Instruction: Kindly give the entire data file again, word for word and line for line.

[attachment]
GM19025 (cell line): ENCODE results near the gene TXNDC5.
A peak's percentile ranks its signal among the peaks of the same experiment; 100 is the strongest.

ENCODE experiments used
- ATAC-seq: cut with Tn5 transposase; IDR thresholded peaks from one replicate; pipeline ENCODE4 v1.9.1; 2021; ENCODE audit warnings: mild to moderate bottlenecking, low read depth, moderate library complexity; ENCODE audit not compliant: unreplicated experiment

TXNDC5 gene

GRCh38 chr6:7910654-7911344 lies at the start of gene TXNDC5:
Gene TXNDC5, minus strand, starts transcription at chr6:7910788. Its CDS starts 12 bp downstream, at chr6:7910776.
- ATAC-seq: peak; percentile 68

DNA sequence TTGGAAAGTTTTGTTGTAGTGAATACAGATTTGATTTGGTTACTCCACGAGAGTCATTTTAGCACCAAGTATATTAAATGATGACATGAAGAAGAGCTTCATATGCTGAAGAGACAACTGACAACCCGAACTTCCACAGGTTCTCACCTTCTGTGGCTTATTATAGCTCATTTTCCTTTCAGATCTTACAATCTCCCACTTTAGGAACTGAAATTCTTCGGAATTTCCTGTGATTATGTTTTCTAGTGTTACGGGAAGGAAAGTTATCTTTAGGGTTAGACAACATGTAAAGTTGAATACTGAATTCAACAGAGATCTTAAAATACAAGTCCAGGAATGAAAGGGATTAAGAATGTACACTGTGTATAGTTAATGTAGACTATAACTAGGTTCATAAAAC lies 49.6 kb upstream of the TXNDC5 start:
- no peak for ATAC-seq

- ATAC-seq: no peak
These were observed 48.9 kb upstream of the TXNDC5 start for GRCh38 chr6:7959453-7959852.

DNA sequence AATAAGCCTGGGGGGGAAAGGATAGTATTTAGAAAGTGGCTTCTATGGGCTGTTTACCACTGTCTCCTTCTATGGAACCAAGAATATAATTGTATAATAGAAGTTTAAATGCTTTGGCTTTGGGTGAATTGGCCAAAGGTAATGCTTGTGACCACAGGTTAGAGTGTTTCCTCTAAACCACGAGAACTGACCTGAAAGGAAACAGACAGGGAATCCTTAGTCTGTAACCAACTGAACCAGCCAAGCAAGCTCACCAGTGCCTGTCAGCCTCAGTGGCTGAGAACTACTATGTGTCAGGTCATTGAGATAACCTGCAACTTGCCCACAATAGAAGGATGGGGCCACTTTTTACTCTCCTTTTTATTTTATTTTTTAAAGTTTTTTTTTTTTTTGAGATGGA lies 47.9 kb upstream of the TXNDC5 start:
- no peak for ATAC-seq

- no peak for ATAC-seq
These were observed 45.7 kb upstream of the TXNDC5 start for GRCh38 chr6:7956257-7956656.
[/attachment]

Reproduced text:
GM19025 (cell line): ENCODE results near the gene TXNDC5.
A peak's percentile ranks its signal among the peaks of the same experiment; 100 is the strongest.

ENCODE experiments used
- ATAC-seq: cut with Tn5 transposase; IDR thresholded peaks from one replicate; pipeline ENCODE4 v1.9.1; 2021; ENCODE audit warnings: mild to moderate bottlenecking, low read depth, moderate library complexity; ENCODE audit not compliant: unreplicated experiment

TXNDC5 gene

GRCh38 chr6:7910654-7911344 lies at the start of gene TXNDC5:
Gene TXNDC5, minus strand, starts transcription at chr6:7910788. Its CDS starts 12 bp downstream, at chr6:7910776.
- ATAC-seq: peak; percentile 68

DNA sequence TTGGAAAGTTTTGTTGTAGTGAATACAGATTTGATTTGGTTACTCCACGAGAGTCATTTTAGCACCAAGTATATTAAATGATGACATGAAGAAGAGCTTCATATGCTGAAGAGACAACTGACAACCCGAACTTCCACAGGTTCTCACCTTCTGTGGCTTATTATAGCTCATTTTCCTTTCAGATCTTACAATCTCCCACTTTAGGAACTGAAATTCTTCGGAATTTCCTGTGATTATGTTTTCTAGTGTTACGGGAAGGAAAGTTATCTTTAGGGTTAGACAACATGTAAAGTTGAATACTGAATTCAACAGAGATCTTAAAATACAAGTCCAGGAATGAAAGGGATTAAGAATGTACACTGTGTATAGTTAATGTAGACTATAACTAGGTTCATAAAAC lies 49.6 kb upstream of the TXNDC5 start:
- no peak for ATAC-seq

- ATAC-seq: no peak
These were observed 48.9 kb upstream of the TXNDC5 start for GRCh38 chr6:7959453-7959852.

DNA sequence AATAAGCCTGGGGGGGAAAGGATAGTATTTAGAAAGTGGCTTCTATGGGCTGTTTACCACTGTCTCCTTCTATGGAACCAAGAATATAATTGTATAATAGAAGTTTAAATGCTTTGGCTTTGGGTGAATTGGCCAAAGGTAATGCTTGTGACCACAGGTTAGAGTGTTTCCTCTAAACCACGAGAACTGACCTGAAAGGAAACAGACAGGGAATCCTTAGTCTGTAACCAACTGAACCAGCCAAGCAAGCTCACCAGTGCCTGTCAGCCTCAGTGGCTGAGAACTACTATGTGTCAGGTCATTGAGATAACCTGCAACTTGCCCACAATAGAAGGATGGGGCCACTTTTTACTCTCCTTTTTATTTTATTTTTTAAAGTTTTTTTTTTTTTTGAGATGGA lies 47.9 kb upstream of the TXNDC5 start:
- no peak for ATAC-seq

- no peak for ATAC-seq
These were observed 45.7 kb upstream of the TXNDC5 start for GRCh38 chr6:7956257-7956656.